Staying Sane While Under the Laws Thumb
You enrolled in law school with the understanding that it was a professional school. You’d attend class, study and someday join the ranks of proud and accomplished men and women making a nice living in a noble profession. You’d ride the law school love train all the way to the bank.
No one told you about the insanity.
Cases come to you in your sleep. You can’t escape the gunners–hands up, smug smiles, eagerness as annoying as a paper cut. Sometimes, you talk to yourself. You find yourself defending answers to the most inane questions–“Would you like fries with that?”–as if your grade depends on it (damn you, Socratic Method). Mostly, though, you’ve lost touch with reality.
Law school is intense, confusing and enough to make you go off the rails. It’s hard work and enough to make you wonder if you’re losing your mind. If you feel like you’re at risk of riding the law school crazy train, you need to find ways to pull yourself together before your grades–and future–suffer.
Here are three ways to stay sane while under the law’s heavy, heavy thumb:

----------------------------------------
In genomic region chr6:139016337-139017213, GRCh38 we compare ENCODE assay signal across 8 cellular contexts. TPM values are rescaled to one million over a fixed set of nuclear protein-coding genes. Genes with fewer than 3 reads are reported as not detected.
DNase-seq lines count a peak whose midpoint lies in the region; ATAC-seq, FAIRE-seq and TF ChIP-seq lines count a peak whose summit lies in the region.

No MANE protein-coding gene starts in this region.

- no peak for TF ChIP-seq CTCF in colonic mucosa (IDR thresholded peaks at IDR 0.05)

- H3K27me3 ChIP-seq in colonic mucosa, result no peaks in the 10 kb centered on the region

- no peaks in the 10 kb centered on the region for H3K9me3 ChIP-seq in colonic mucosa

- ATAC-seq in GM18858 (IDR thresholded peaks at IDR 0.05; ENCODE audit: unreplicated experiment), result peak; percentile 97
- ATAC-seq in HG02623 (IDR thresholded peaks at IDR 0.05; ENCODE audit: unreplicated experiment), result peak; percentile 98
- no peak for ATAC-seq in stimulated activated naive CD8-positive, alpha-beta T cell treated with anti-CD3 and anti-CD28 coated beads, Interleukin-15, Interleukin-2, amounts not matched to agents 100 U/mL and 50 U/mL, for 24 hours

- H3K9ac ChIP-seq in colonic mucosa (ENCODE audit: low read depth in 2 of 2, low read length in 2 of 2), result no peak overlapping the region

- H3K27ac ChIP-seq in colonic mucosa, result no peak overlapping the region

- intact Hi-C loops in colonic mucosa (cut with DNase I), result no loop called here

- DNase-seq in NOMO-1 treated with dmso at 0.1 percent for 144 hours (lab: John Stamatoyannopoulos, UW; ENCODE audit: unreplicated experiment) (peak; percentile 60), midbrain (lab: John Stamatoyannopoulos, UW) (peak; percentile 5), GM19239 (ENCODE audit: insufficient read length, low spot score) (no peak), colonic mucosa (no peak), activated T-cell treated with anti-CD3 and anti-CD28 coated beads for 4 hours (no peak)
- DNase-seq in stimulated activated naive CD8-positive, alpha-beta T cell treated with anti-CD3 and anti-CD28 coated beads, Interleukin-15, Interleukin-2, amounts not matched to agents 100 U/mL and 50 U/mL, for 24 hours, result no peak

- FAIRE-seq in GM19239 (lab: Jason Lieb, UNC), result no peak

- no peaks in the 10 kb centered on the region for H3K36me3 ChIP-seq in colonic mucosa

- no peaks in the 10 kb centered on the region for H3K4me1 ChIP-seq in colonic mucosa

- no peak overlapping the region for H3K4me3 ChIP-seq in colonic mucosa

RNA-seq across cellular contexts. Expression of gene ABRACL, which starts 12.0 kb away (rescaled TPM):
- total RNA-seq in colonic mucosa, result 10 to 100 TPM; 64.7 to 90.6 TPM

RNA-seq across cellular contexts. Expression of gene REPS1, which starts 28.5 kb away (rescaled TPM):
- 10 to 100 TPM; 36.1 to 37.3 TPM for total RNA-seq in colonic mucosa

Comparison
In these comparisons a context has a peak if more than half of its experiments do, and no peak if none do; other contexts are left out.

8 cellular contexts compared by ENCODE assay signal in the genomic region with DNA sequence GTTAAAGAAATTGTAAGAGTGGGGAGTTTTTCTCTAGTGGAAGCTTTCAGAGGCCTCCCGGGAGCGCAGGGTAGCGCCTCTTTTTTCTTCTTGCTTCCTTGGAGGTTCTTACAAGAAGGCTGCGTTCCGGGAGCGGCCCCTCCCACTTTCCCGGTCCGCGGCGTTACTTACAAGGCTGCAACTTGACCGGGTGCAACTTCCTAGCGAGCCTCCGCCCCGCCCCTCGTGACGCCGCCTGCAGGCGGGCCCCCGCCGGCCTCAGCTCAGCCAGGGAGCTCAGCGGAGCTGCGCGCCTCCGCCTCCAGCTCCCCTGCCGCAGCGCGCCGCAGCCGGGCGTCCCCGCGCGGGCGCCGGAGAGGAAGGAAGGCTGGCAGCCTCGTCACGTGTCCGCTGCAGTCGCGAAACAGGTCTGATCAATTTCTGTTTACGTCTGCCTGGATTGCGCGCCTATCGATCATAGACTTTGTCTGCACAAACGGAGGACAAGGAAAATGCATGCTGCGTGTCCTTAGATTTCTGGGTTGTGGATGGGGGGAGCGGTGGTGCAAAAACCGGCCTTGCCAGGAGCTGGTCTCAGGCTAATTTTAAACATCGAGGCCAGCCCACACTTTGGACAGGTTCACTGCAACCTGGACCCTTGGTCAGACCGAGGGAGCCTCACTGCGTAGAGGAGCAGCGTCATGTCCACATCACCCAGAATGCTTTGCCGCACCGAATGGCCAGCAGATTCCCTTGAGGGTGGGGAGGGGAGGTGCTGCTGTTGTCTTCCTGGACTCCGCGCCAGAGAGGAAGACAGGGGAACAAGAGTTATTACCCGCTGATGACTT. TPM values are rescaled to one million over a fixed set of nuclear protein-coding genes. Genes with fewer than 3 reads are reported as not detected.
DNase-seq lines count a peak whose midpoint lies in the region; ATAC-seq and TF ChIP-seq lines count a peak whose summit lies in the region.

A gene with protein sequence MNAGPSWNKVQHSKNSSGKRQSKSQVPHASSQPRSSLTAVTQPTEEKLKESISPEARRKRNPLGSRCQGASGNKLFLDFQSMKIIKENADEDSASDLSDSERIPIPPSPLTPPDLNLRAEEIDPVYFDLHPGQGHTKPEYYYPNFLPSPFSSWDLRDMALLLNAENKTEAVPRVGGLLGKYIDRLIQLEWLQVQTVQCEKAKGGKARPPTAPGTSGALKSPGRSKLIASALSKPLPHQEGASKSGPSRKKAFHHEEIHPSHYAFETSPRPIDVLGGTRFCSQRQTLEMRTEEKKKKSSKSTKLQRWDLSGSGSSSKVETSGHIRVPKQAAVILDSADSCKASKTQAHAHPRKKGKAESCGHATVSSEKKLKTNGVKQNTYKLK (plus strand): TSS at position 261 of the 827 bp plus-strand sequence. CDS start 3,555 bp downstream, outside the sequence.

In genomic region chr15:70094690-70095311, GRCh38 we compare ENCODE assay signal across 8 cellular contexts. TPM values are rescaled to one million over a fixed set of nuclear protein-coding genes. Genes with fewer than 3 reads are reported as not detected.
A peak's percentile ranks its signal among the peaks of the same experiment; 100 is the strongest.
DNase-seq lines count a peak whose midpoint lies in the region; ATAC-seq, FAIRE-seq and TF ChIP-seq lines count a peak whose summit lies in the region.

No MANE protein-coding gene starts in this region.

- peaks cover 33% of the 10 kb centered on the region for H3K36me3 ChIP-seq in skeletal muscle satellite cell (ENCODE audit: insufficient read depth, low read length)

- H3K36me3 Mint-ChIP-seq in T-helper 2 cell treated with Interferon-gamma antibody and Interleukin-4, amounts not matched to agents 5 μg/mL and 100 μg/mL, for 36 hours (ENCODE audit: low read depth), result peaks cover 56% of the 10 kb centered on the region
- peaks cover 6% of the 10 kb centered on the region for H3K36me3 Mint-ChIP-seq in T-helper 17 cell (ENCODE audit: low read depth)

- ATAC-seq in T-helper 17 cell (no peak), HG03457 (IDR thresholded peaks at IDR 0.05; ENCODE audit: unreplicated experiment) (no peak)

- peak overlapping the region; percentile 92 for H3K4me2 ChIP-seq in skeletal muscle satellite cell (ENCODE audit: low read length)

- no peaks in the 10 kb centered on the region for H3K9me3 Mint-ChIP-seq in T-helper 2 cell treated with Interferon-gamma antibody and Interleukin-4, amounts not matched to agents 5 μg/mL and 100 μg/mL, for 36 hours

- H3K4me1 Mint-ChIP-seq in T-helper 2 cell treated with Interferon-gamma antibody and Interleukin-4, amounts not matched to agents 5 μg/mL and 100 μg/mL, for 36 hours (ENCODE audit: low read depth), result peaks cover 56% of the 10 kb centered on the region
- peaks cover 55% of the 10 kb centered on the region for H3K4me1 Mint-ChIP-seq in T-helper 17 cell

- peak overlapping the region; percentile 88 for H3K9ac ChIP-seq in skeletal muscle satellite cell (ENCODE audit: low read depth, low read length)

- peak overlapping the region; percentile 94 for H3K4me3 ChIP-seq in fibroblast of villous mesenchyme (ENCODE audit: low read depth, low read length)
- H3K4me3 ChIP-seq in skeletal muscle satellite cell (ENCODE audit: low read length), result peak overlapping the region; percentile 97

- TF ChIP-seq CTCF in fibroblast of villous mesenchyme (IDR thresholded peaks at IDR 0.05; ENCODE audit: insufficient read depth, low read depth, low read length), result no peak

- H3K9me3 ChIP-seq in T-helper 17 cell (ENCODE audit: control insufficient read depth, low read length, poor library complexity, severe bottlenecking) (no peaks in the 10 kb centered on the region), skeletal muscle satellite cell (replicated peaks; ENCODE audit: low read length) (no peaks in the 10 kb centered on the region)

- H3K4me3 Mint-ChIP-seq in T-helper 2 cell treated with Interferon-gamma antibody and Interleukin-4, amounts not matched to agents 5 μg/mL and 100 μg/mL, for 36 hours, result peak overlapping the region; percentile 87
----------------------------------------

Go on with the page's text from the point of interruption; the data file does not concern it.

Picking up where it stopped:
You might think you know what works for you. You think sitting in the same spot on the bus, buying your coffee from the same shop, getting to class at the exact same time every day is a good thing. But it could be the definition of crazy. Change it up. Ride your bike to class. Get a different kind of coffee from a different location. Get to class right on time. You might feel a rush of adrenaline, which could remind you how it feels to be alive again.
If you spend all your time on campus and with other students, you’re not giving your mind a chance to get away from the pressure. Go out away from campus. Meet people who don’t want to be lawyers. Talk about something other than the law. It will give your mind a chance to relax a little.
Law school is all about comparisons. You compare yourself to the gunners, to your friends and to the students who make law review and get prestigious clerkships. Stop it. None of them matter. Comparing yourself to them will only make you lose focus on what really matters: doing the best you can do.